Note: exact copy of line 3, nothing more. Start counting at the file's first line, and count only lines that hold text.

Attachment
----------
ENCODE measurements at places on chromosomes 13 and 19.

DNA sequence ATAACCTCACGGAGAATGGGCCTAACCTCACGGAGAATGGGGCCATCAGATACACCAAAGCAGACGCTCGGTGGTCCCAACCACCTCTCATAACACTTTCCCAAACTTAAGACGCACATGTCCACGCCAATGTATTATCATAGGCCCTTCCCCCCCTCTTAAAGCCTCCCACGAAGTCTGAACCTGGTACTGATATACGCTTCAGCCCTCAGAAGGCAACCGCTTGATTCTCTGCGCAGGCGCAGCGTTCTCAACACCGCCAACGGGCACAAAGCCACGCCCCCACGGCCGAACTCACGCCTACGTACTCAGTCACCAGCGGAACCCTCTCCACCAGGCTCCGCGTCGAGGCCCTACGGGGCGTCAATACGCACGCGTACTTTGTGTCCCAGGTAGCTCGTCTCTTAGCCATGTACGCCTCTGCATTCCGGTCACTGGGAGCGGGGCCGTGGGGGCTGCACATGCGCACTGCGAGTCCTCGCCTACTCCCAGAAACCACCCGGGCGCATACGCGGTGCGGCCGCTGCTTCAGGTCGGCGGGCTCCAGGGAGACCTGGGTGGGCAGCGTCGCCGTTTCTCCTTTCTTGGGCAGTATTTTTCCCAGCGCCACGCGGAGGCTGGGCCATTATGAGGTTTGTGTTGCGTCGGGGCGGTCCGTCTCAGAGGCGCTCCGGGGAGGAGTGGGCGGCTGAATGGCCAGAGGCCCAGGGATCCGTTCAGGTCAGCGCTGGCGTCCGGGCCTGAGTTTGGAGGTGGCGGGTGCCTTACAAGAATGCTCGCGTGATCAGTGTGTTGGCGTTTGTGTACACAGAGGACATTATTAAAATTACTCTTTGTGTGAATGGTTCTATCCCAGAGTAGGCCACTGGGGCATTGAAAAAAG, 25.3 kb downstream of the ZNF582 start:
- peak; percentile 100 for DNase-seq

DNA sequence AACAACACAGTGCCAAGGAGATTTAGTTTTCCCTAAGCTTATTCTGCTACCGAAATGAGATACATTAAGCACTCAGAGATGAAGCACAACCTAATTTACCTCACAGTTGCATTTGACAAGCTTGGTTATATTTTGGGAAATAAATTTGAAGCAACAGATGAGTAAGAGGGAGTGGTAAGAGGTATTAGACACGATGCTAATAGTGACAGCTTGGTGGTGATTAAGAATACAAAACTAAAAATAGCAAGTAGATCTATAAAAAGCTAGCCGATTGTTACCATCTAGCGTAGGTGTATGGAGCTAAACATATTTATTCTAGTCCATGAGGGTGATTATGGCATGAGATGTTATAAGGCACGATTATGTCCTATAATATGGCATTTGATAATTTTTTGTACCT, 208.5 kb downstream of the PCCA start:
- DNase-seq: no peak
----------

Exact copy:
- peak; percentile 100 for DNase-seq